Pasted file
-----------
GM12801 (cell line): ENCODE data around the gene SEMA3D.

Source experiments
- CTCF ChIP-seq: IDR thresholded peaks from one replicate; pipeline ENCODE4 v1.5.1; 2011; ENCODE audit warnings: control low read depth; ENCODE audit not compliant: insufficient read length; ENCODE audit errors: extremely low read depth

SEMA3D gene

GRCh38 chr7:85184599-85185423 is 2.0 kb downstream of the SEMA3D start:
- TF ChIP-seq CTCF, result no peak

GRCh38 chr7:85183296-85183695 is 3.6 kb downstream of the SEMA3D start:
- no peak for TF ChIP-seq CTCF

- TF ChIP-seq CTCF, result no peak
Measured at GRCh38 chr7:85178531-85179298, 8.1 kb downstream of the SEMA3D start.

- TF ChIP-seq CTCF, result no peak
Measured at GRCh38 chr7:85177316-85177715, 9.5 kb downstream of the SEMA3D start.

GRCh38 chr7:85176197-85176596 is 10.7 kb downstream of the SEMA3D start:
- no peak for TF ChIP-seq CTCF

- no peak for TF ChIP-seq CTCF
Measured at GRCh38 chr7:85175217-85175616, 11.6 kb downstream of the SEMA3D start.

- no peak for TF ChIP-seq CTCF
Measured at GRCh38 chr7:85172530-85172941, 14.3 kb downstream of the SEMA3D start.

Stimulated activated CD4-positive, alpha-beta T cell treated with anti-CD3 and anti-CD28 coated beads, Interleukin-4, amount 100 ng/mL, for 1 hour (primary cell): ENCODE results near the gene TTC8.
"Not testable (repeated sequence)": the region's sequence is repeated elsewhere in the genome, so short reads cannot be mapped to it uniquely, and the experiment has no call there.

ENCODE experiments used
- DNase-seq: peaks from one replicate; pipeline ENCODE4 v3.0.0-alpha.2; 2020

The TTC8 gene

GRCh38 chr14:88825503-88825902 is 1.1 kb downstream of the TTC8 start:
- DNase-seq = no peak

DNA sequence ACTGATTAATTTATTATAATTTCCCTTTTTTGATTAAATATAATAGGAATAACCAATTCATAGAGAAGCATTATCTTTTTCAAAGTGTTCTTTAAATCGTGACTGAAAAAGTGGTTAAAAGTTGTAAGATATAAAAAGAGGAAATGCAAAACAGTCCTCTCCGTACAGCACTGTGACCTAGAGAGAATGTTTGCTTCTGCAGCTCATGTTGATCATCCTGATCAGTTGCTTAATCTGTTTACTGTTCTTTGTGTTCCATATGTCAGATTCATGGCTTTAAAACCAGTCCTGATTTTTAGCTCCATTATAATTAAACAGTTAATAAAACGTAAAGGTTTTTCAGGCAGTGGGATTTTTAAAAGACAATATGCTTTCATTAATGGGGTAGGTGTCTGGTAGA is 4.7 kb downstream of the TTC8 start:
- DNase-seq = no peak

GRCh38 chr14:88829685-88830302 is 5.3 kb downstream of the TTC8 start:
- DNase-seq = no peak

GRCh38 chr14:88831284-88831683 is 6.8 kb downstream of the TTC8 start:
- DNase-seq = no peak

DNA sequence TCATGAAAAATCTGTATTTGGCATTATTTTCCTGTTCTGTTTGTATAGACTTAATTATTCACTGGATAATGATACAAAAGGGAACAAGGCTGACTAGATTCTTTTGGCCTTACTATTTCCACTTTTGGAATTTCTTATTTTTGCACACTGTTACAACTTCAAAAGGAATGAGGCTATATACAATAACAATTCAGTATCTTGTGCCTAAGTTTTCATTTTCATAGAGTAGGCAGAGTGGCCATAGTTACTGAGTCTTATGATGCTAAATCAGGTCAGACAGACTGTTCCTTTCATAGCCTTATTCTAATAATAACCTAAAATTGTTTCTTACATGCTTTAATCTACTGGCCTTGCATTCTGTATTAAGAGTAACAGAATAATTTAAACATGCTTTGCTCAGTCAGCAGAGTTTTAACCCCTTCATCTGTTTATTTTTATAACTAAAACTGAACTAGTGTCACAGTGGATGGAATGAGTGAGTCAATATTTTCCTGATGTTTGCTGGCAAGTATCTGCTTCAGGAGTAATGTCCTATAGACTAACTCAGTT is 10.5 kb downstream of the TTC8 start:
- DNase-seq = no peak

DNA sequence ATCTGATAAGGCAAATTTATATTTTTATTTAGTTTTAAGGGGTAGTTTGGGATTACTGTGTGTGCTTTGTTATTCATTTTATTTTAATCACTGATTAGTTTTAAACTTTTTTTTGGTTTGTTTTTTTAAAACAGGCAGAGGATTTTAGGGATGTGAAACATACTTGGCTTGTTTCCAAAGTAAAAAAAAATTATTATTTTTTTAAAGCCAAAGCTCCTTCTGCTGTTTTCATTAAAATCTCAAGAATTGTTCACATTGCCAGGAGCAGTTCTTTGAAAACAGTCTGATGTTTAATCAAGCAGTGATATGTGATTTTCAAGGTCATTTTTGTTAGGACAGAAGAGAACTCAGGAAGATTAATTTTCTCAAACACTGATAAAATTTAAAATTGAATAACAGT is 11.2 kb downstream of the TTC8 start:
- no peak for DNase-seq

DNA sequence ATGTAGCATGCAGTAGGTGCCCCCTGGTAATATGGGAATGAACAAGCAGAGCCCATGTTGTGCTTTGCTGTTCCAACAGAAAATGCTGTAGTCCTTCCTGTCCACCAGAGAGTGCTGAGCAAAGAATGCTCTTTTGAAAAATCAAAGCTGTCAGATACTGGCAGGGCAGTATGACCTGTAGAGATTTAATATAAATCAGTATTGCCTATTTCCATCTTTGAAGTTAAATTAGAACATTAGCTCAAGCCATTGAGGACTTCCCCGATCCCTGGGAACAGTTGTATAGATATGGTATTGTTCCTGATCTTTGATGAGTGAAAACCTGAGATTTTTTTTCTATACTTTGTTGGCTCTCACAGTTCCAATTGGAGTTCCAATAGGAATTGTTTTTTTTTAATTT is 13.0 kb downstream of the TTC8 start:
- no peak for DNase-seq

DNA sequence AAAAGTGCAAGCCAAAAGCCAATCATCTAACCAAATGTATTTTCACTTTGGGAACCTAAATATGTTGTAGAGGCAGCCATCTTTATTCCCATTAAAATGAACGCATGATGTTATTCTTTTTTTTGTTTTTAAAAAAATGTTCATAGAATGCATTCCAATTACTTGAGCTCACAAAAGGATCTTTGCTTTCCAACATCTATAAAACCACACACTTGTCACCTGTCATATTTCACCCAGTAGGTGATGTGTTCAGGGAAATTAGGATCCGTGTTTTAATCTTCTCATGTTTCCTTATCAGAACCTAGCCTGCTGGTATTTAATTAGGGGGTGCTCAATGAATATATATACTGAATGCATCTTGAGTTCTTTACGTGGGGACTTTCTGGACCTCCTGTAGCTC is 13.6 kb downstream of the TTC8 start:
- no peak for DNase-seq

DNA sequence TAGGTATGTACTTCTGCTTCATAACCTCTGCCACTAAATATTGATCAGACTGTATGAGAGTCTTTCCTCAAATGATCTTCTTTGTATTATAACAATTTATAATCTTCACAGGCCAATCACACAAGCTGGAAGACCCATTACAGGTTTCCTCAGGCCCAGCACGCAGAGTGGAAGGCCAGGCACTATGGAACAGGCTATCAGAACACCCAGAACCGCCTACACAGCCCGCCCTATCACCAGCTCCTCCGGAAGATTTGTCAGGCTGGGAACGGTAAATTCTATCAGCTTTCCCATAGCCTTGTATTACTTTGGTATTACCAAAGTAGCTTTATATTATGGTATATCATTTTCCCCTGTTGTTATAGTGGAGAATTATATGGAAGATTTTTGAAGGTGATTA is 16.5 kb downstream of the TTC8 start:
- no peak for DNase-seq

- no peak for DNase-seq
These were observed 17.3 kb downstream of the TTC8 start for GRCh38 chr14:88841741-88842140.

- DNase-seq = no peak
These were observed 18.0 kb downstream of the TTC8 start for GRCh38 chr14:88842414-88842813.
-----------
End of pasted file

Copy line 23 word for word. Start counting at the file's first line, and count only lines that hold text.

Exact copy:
The TTC8 gene